So what this experience has taught me is that no one has to put up with that crap, ever, and I was an absolute moron for taking report on three pts. It was unethical and immoral for me to do so and it won't ever happen again. The pushover I was for a year is what I'm ashamed of.
    I am so happy for you!
    roser13 likes this.
  8. 0
    Quote from morte
    samadams point is that a lot of the communication takes place outside the workplace. The head of the xyz hospital's HR dept belongs to the same club as the head of trs hospital's HR dept. etc
    What do you think those meetings of "Nurse Executives" are all about? I remember how stunned I was when I first realized what the Organization of Nurse Executives talked about during dinner.
  9. 0
    Quote from TX911
    Actually it wasn't a challenge at all. I got a contract at a CVICU in a level 1 trauma center within a week, while I was working on the ambulance. They apparently valued my many years of experience transporting critically ill pts on IABPs and such as well as my 1 year of in house CVICU experience.

    Oh and fyi, the company I worked for got sued into oblivion about 3 years ago due to a defamation suit and then again in January of this year for a wrongful termination suit. All their HR department is allowed to verify now are start and stop dates. They can't even say whether you're eligible for rehire or not. They can't say anything at all related to your employment whatsoever, except start and stop dates. In house policy. This is per the HR head after I'd spoke to a legal representative regarding my eligibility for rehire being based on not giving two weeks secondary to a "dangerous and/or hostile" work environment. I was more or less just interested in what i needed to put down on applications and ended up getting quite a lesson from a legal representative who suggested I pursue legal recourse should they give a "not eligible" reference. Both travel companies I spoke with as well as the unit manager at the hospital I'm going to said the same things.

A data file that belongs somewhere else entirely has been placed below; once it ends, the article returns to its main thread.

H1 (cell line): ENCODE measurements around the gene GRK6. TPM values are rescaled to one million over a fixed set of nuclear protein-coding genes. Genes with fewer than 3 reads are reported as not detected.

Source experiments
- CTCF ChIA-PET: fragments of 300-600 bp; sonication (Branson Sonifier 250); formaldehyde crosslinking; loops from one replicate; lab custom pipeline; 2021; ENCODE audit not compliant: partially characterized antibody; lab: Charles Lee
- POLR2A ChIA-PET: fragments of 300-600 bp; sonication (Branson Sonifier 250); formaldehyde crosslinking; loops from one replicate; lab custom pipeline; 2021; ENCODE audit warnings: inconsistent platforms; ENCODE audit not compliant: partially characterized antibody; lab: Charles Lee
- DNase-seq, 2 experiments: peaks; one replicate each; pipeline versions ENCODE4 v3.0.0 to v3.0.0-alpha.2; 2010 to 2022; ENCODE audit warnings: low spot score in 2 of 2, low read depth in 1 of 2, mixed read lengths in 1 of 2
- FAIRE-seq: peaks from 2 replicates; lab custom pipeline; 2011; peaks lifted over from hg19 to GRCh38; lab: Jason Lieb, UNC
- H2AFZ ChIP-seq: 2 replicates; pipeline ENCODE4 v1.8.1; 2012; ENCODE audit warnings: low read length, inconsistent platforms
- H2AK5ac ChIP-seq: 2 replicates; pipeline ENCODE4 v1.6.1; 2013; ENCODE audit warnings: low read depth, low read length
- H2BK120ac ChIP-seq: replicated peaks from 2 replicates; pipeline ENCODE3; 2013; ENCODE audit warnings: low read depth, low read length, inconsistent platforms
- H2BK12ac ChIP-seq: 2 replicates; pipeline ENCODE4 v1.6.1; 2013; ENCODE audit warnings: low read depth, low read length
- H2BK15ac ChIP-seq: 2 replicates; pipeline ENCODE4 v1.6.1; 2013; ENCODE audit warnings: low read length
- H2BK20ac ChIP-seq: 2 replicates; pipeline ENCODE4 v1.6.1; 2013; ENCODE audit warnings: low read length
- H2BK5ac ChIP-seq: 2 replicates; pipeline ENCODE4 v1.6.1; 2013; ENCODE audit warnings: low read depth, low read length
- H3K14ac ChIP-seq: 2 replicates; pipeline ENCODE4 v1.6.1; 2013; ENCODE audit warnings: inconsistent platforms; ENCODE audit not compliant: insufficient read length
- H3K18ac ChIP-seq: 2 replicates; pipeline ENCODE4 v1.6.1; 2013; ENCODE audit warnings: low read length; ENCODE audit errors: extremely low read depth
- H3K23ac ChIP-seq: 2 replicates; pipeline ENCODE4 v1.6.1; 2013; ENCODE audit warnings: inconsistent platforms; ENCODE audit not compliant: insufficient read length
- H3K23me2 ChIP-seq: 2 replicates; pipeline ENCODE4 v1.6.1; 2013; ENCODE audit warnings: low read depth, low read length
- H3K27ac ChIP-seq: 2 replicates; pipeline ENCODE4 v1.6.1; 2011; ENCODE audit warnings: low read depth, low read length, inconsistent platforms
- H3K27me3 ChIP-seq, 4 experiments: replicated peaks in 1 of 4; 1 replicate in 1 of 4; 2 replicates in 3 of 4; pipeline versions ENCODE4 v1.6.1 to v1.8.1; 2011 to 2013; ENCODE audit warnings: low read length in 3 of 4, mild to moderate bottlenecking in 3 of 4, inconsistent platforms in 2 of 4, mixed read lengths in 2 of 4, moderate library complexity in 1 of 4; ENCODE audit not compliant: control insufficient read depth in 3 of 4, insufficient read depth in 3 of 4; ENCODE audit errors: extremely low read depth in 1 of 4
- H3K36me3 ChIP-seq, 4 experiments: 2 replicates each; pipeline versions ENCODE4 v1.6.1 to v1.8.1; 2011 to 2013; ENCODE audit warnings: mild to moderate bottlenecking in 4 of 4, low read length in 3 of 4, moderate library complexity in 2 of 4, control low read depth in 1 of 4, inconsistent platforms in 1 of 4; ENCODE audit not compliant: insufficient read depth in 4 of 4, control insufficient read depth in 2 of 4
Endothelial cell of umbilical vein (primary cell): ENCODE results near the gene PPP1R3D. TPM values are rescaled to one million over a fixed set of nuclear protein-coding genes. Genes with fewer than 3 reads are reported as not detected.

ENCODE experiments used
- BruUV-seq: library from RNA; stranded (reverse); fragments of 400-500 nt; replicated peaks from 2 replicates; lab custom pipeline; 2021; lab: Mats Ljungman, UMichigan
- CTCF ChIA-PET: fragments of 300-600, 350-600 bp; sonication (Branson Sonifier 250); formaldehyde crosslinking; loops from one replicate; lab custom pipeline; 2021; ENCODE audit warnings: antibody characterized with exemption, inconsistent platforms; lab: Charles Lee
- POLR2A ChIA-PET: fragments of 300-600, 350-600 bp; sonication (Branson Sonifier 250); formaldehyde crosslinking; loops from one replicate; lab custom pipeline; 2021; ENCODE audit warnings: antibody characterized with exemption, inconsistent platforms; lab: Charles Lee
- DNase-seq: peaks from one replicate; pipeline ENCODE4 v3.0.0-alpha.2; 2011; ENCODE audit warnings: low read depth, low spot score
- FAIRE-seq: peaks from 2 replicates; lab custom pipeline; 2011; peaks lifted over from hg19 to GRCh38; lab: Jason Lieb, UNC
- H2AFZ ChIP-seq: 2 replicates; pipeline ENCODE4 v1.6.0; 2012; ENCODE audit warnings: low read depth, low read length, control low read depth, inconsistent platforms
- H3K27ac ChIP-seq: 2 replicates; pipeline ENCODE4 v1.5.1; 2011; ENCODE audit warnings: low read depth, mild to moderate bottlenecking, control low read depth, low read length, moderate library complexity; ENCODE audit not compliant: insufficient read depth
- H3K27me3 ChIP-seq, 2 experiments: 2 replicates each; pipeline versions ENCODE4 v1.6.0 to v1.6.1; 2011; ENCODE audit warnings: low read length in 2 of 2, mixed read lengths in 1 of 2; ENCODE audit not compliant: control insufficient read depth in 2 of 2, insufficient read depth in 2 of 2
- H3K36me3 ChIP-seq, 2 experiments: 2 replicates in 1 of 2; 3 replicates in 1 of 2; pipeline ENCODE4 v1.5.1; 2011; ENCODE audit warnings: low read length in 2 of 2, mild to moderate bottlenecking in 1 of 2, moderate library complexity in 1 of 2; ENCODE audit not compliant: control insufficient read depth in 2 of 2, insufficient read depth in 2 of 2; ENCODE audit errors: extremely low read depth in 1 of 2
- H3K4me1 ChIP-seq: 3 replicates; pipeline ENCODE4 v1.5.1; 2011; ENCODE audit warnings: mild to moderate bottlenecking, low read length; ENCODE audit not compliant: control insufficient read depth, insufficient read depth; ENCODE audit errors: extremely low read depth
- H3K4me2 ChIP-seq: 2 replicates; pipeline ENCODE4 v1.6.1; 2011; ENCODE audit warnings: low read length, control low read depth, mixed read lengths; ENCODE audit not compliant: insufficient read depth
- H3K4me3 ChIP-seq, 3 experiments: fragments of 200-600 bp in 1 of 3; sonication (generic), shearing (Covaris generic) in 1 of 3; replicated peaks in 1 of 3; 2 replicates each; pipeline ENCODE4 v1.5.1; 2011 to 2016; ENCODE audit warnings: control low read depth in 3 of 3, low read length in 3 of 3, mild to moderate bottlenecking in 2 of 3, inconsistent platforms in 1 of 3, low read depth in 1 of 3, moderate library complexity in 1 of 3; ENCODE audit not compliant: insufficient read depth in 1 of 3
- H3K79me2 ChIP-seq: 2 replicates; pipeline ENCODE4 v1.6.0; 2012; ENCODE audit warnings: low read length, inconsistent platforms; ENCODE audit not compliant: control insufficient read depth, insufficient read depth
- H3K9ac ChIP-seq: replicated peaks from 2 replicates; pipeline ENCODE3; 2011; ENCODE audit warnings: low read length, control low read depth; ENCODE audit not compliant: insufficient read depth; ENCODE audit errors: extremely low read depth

So what this experience has taught me is that no one has to put up with that crap, ever, and I was an absolute moron for taking report on three pts. It was unethical and immoral for me to do so and it won't ever happen again. The pushover I was for a year is what I'm ashamed of.

    Dude! Major congratulations! You did have things turn in your favor, but be advised, this is not often the case. But in general principle, I agree with you.

    About the wrongful termination, well, perhaps it really needed to be done. So many places get a way with SO much, it's not funny. At the same time, the honest statistics still don't show much promise for the bulk of wrongful termination suits---BUT, maybe this is finally starting to change with nurses.

    I'm not a litigious person, but there are times when a stand clearly has to be made.
  10. 2
    Quote from Paco-RN
    I've often been told that new grads should not start out in ICU, even if you have prior critical experience such as being a paramedic. Perhaps you could have found your groove in nursing better starting out in a more acute med-surg floor? Just a thought. Sorry to hear that you had to burn your bridges like that.
    No. Just no. This person obviously has the background to handle this kind of situation. 3:1 with the load he describes is down right dangerous no matter how superman you are. He did the right thing. Something most of us wish we could do.
    ~*Stargazer*~ and roser13 like this.